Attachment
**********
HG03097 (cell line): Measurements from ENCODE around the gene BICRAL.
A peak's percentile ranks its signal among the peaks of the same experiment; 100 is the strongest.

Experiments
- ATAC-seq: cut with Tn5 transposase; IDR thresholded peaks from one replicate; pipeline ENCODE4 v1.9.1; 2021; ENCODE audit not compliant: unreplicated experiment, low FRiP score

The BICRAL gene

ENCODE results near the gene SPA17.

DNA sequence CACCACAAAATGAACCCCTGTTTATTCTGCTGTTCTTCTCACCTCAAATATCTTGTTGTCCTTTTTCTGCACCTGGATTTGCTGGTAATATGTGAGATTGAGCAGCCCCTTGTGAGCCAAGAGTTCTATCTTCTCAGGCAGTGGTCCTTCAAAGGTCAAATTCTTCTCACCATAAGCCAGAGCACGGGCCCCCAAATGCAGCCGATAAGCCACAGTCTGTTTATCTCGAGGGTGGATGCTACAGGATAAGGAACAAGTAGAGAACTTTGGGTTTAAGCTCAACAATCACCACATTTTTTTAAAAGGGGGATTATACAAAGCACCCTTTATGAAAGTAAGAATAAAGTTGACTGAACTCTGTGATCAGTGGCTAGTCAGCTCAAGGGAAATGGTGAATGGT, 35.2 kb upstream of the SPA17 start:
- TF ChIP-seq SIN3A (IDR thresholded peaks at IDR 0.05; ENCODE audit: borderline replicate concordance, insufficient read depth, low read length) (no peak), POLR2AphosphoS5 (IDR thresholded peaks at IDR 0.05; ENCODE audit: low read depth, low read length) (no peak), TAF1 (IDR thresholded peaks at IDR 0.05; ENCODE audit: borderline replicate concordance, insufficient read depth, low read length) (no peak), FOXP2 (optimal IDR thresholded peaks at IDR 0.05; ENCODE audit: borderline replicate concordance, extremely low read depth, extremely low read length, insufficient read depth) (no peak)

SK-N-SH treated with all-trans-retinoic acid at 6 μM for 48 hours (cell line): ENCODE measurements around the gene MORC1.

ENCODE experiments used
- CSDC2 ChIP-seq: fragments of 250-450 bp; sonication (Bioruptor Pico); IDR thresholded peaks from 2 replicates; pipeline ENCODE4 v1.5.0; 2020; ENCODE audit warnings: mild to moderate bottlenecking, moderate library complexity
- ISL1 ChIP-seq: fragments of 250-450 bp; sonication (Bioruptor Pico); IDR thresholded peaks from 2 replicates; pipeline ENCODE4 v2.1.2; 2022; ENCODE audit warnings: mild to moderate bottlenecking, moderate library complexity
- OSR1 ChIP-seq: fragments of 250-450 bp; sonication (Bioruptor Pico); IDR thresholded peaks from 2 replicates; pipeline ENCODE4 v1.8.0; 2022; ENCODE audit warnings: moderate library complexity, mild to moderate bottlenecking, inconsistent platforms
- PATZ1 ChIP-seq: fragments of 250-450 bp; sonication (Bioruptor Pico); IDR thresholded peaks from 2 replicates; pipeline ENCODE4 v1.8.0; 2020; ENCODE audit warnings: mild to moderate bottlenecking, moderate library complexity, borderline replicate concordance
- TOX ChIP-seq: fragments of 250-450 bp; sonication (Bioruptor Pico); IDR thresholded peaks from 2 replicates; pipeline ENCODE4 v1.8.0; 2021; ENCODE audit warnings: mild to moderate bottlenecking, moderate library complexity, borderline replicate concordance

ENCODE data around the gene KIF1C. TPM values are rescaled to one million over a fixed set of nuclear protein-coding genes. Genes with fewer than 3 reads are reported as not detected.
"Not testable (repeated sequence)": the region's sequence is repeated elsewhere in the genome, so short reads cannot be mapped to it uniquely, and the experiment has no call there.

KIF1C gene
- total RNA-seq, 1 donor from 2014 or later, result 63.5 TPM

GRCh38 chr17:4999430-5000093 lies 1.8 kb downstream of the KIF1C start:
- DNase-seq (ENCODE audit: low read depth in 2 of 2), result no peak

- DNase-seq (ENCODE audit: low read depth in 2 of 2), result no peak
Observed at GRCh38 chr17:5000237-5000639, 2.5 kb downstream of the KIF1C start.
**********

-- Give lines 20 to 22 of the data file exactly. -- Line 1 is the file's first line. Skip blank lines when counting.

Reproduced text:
GRCh38 chr17:4999430-5000093 lies 1.8 kb downstream of the KIF1C start:
- DNase-seq (ENCODE audit: low read depth in 2 of 2), result no peak

- DNase-seq (ENCODE audit: low read depth in 2 of 2), result no peak